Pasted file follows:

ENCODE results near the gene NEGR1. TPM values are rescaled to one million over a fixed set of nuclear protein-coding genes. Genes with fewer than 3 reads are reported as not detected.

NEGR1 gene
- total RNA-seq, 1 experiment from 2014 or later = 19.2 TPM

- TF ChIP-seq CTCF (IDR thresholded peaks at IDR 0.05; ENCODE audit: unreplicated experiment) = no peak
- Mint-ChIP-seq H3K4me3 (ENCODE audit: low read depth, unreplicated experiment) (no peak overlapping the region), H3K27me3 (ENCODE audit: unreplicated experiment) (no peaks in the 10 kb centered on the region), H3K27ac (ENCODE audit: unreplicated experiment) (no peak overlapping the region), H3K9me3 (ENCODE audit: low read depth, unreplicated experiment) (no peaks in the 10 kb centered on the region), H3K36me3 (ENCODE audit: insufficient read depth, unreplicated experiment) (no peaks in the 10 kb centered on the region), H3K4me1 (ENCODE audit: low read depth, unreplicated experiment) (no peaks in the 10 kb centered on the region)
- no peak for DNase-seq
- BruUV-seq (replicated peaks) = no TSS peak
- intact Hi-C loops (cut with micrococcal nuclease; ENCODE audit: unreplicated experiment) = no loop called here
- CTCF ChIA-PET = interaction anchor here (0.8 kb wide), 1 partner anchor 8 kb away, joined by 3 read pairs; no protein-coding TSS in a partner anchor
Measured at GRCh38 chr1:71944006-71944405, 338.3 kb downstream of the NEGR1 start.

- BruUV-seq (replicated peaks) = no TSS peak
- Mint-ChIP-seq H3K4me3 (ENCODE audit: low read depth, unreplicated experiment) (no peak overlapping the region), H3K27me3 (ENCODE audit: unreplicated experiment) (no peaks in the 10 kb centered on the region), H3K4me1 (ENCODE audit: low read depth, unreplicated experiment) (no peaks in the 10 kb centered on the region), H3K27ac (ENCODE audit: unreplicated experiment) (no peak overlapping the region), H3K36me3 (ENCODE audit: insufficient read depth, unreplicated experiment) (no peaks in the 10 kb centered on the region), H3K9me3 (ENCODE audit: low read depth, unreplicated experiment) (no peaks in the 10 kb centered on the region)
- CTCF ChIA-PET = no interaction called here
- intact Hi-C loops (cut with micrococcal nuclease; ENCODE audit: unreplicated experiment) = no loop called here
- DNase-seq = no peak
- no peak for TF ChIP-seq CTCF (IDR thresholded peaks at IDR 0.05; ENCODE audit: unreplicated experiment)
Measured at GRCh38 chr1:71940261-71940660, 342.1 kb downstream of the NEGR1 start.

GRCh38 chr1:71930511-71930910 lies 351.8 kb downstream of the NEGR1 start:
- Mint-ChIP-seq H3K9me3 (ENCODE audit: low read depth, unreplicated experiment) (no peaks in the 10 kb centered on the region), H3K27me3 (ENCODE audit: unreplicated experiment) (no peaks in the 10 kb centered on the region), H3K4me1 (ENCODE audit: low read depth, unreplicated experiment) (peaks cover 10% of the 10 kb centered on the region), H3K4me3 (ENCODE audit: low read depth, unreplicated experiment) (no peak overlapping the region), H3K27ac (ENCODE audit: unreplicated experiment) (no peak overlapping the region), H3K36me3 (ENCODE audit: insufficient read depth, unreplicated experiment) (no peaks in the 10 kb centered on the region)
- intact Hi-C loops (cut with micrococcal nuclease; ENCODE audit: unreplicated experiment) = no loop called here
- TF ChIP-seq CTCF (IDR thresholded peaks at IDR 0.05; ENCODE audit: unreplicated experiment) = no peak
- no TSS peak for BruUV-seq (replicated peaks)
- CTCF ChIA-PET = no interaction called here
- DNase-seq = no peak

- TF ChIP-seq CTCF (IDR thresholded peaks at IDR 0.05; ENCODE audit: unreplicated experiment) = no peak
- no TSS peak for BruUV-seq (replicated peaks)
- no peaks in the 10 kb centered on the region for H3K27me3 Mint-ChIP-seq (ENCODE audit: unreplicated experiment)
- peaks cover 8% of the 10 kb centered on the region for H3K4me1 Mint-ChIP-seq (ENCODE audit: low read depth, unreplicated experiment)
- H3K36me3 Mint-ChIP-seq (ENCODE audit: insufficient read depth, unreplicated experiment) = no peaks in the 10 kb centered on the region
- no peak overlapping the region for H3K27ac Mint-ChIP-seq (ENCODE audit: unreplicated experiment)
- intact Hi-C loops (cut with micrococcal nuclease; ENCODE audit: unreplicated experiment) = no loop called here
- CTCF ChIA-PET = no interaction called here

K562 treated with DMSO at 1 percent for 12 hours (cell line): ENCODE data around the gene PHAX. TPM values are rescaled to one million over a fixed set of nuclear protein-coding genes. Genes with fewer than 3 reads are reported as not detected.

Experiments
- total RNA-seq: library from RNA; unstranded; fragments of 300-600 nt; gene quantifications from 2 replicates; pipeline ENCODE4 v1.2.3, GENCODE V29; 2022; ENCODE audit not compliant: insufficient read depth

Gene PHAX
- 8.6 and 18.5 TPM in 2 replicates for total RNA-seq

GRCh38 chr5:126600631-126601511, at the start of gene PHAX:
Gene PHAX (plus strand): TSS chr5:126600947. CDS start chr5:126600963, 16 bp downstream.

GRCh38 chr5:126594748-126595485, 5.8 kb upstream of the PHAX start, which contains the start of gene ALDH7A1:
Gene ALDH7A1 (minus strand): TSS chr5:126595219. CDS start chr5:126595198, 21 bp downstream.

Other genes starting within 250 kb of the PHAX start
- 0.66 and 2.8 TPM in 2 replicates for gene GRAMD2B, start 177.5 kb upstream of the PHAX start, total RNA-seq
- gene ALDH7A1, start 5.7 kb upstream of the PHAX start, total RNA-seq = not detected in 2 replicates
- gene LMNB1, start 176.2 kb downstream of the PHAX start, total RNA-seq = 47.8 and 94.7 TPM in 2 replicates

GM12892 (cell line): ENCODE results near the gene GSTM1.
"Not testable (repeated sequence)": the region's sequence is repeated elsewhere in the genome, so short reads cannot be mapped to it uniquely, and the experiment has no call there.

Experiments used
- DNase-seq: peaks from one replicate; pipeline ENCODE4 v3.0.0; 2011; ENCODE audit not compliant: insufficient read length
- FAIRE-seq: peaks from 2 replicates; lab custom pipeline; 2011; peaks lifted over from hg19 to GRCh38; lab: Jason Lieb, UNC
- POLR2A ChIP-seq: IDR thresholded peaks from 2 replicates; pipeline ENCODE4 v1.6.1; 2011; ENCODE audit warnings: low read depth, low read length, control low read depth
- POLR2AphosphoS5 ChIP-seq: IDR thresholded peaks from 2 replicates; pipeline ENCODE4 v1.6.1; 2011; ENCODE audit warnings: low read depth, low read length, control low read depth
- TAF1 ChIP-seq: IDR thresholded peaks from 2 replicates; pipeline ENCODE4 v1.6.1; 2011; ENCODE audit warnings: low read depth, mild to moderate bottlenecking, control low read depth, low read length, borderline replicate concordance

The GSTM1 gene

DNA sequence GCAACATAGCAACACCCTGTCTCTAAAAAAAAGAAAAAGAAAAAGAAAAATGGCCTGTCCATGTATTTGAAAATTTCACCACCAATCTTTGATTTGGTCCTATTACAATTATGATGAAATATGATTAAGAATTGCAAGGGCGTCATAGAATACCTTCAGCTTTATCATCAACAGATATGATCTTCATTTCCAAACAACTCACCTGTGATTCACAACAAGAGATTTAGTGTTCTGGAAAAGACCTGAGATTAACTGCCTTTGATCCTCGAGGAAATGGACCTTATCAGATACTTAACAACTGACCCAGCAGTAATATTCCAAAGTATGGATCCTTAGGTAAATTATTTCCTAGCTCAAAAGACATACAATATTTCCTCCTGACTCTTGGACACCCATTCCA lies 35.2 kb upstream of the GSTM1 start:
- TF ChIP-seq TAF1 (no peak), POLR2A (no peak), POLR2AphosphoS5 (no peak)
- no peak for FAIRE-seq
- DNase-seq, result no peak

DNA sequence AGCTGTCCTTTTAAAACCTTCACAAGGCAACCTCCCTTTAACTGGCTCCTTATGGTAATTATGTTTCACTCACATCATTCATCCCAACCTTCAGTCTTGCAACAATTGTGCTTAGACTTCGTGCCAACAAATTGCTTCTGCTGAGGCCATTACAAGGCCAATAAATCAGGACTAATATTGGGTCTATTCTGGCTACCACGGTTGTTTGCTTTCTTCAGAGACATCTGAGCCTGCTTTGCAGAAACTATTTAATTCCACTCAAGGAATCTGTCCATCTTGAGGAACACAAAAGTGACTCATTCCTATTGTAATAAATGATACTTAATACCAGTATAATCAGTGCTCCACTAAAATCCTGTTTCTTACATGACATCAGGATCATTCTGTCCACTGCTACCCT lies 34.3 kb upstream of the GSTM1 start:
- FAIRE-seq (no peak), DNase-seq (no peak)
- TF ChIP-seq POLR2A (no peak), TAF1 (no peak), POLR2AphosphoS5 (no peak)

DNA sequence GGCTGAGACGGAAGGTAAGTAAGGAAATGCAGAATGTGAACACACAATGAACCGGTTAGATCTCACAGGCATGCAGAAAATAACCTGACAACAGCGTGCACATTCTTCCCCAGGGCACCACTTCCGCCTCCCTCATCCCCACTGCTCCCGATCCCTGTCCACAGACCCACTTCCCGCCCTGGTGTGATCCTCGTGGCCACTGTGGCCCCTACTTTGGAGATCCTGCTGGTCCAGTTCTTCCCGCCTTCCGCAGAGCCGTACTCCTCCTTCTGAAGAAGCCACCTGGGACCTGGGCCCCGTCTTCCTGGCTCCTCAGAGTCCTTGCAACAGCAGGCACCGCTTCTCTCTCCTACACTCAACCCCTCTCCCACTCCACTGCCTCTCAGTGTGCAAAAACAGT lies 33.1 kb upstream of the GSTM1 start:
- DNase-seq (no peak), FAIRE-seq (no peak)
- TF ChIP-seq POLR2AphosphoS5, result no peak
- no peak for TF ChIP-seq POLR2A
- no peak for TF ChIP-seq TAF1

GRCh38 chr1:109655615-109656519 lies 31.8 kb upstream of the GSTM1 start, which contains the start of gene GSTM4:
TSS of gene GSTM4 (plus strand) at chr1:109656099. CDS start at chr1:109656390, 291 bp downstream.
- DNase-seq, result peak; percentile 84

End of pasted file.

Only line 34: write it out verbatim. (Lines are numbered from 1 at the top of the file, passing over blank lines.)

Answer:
Experiments